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Deegan v. Gutta Percha & Rubber Mfg. Co.

Supreme Court of New York, Appellate Division

March 5, 1909

DEEGAN
v.
GUTTA PERCHA & RUBBER MFG. CO.

Appeal from Kings County Court.

Action by Daniel Deegan against the Gutta Percha & Rubber Manufacturing Company. From a judgment for plaintiff, and from two orders, respectively, denying a motion to set aside the verdict and a motion for new trial, defendant appeals. Affirmed.

Frank V. Johnson, for appellant.

Martin T. Manton, for respondent.

Argued before HIRSCHBERG, P, J., and WOODWARD, JENKS, RICH, and MILLER, JJ.

JENKS, J.

This action is by a servant against master for negligence. A notice under the employer's liability act (Laws 1902, p. 1748, c. 600) was served. The servant worked at a mill that was one of a series all worked by a shaft that ran underneath them and that was driven by steam power. The mill consisted of two rollers, turning toward one another, on the same plane. The rollers were of iron 12 1/2 inches in diameter and 36 inches long. There was a clutch and pinion wheel on the shaft, which transmitted power to a large gear wheel which turned the back roller, which worked another gear wheel that turned the front roller. The servant's work was to feed the rollers from above with crude pieces of rubber to be ground down. The distance between the rollers could be changed by screws, and on the [115 N.Y.S. 292] day of the accident the plaintiff had spaced them at 1/2 an inch. While at his work the plaintiff's right hand was caught in the rollers, and then his left hand, so that he lost his right hand 3 or 4 inches above his wrist, and the thumb, the first and middle fingers, and a part of the palm of his left hand. The learned trial court at the close of the case submitted certain specific questions to the jury which were as follows, and to which the jury gave the answers indicated:

" (1) Was the plaintiff himself guilty of any negligence that contributed in any degree to his getting hurt? No.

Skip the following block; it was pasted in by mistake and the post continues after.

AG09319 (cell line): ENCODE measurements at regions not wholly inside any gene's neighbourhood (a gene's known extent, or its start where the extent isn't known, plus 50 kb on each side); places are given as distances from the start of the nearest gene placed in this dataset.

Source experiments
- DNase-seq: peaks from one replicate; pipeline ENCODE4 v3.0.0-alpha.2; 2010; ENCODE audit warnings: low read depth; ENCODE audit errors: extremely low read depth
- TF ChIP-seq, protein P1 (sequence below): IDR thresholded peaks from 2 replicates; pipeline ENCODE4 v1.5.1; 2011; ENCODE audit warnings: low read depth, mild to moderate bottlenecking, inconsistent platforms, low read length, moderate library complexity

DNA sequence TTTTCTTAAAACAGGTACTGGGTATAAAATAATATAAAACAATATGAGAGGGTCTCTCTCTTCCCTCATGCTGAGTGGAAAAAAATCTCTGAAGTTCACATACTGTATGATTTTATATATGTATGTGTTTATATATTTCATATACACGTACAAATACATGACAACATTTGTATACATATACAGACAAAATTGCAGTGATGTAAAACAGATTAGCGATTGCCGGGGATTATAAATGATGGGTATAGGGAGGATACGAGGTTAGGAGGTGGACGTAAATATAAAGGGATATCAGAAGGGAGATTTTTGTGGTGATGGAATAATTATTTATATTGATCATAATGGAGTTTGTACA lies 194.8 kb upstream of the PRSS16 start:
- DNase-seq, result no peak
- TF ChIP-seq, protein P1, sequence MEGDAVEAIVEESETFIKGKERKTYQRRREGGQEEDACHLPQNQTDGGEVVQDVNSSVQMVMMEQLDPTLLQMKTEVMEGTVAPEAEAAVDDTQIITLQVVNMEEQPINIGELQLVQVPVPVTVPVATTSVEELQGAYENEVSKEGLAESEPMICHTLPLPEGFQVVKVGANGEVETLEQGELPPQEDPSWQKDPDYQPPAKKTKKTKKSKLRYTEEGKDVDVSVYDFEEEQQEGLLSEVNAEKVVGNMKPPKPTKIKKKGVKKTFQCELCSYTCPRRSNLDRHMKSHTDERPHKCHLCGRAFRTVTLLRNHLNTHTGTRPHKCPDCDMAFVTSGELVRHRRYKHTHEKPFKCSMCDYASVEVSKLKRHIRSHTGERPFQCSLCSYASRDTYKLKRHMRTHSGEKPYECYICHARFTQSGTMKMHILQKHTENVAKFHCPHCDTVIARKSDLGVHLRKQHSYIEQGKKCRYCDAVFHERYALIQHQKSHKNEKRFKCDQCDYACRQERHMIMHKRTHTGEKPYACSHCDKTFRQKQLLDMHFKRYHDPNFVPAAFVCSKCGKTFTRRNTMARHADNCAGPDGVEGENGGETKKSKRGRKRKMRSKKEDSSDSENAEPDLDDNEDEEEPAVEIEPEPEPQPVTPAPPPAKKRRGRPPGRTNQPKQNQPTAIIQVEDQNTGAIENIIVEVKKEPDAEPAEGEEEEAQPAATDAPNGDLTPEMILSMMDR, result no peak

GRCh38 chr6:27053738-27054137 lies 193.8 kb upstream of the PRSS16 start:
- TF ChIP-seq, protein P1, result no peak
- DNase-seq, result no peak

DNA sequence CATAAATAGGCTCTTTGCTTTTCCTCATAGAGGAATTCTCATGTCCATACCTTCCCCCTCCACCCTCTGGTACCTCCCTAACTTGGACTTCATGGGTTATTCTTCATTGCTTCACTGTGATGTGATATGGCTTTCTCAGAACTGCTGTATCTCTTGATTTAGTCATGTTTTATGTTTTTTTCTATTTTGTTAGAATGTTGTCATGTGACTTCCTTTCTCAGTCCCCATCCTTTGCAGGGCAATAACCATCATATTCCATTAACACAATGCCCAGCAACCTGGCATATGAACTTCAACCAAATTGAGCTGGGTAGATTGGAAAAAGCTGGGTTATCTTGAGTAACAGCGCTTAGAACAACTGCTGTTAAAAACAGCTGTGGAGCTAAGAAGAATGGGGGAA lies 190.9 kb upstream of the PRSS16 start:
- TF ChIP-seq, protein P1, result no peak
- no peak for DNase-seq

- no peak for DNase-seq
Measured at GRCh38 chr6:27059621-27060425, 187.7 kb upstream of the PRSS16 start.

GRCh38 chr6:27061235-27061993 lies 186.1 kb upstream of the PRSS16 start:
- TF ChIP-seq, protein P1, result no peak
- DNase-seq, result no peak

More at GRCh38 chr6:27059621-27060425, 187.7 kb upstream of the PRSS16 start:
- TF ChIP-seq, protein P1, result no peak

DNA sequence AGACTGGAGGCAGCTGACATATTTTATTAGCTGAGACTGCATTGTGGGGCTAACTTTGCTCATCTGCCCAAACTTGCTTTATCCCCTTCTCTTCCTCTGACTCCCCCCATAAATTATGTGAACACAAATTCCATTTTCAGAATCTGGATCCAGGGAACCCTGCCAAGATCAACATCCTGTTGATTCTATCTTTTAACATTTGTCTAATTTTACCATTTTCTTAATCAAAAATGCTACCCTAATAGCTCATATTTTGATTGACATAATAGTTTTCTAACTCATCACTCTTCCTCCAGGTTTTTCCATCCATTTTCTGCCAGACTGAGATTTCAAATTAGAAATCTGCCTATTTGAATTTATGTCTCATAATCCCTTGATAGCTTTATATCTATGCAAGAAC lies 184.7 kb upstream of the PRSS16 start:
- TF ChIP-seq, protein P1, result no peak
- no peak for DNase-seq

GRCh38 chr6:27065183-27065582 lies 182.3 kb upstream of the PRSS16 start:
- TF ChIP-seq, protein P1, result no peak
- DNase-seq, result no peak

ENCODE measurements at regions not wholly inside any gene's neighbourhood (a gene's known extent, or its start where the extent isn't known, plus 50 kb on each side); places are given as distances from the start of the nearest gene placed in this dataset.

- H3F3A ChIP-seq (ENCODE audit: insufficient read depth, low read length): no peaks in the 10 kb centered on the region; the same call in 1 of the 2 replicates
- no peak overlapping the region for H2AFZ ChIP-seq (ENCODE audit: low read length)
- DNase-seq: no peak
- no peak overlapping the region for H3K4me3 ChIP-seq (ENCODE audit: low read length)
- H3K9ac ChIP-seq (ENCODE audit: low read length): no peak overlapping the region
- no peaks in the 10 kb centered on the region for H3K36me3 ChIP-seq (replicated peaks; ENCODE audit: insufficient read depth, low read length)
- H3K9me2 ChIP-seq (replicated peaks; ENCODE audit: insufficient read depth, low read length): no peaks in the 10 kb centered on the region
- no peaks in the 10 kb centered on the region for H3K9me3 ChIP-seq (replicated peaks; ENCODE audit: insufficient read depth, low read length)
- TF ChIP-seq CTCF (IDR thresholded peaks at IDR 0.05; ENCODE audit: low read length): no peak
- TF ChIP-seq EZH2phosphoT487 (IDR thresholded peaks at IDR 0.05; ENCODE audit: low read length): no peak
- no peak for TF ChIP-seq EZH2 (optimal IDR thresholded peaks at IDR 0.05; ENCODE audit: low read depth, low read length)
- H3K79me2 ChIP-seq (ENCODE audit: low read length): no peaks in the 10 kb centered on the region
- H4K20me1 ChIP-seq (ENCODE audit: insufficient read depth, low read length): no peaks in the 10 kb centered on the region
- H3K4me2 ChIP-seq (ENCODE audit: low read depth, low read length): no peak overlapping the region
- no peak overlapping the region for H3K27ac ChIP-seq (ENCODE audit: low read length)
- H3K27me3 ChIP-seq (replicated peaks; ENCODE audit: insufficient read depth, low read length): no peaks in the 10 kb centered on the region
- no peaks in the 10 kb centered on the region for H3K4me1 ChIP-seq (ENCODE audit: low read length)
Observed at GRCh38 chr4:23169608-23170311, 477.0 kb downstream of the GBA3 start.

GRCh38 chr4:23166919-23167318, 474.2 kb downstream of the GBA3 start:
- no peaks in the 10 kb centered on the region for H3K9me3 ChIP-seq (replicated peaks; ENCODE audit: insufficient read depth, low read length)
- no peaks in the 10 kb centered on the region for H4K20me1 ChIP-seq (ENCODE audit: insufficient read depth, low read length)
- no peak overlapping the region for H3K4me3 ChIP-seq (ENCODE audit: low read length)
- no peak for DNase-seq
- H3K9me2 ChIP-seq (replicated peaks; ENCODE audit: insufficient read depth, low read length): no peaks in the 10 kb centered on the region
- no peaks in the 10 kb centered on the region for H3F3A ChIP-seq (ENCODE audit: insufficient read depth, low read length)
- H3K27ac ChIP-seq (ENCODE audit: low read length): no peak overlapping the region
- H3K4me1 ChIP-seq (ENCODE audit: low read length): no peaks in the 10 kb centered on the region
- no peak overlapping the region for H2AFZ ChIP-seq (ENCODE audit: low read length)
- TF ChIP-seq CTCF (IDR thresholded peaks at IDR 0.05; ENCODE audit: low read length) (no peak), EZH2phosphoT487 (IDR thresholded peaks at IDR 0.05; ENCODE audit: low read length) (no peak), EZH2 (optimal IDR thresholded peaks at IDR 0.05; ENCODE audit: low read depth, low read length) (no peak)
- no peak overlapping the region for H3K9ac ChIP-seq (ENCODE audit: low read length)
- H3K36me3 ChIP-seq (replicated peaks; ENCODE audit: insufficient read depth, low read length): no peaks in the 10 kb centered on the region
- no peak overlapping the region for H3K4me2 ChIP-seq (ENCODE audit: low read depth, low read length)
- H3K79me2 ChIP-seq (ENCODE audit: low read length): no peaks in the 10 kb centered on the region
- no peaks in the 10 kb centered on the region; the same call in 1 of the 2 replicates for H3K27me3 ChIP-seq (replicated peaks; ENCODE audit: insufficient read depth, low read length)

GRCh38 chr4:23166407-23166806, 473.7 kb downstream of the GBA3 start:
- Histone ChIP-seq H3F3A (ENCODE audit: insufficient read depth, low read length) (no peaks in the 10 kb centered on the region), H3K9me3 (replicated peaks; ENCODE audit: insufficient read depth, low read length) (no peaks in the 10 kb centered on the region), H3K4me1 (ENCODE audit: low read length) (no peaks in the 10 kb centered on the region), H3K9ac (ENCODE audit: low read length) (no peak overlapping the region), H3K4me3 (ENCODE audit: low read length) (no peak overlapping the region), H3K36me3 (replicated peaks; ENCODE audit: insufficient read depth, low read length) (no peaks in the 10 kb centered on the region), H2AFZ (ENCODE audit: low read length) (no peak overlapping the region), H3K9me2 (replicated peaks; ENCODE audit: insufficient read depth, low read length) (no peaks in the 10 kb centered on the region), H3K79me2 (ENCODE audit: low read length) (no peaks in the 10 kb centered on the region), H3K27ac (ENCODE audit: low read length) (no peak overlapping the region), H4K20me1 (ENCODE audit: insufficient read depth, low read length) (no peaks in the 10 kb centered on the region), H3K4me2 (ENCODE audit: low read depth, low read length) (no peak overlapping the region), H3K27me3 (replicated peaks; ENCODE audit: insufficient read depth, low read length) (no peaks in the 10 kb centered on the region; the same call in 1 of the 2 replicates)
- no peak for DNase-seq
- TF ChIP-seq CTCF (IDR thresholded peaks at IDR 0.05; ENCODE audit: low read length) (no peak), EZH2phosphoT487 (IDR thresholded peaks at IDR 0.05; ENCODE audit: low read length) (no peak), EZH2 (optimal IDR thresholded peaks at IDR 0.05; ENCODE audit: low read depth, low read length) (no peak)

" (2) Was the plaintiff's hard caught solely on account of the negligent failure of the defendant to maintain the bearings of the back roller in a condition reasonably safe for the plaintiff to work upon the mill? No.
" (3) Was there a negligent failure on the part of the defendant to maintain in reasonably safe condition a shifter for detaching the clutch, that the plaintiff could have operated after his right hand was caught to stop the mill and thereby prevented his being injured to the extent that he was injured? Yes.
" (4) Did the plaintiff assume the risk of injury from worn bearings of the back roller, if you find such worn bearings existed? No.
" (5) Did the plaintiff assume the risk of injury from the absence of the shifter, if you find that it was absent? No.
" (6) What is a fair compensation for any injury that you may find that resulted solely from the negligence of the defendant, if any such be found by you? $10,000.
" The Court: In fixing this sum of $10,000. I want it understood whether the jury have fixed those damages with reference entirely to the damage which happened from the lever not being there. Do you understand? You have said that the plaintiff's hand was not caught on account of any negligence connected with the roller. That question you have answered, ‘ No.’ So, of course, you could not give any damages for his hand being caught in that way. Therefore the damages that you have found must necessarily be the damages which came from the negligence in not having the shifter there, and which would be only for a part of the damage. You understand that, do you? (The jury answer in the affirmative.)"

The learned counsel for the appellant admits in his points that the jury were " clearly justified in finding that the mill in question was not equipped with ‘ a shifter for detaching the clutch that the plaintiff could have operated after his right hand was caught to stop the mill," ’ but contends that a finding that there was " ‘ a negligent failure on the part of the defendant’ to provide or maintain such a shifter is wholly unwarranted by the evidence." This contention rests upon the proposition that under the circumstances such a device could not have been worked by the plaintiff to throw out the clutch after his right hand had been caught; and it is pointed out that there is testimony that before the jaws of the clutch became worn by use, the pressure (10 to 25 horse power) during the grinding was so great that one man could not have thrown out the clutch by the shifter. But, on the other hand, the plaintiff's witness Beyer, who had worked in the defendant's shop as a machinist and was familiar with this particular mill, testifies that, assuming the mill to be loaded (i. e., grinding down the ...


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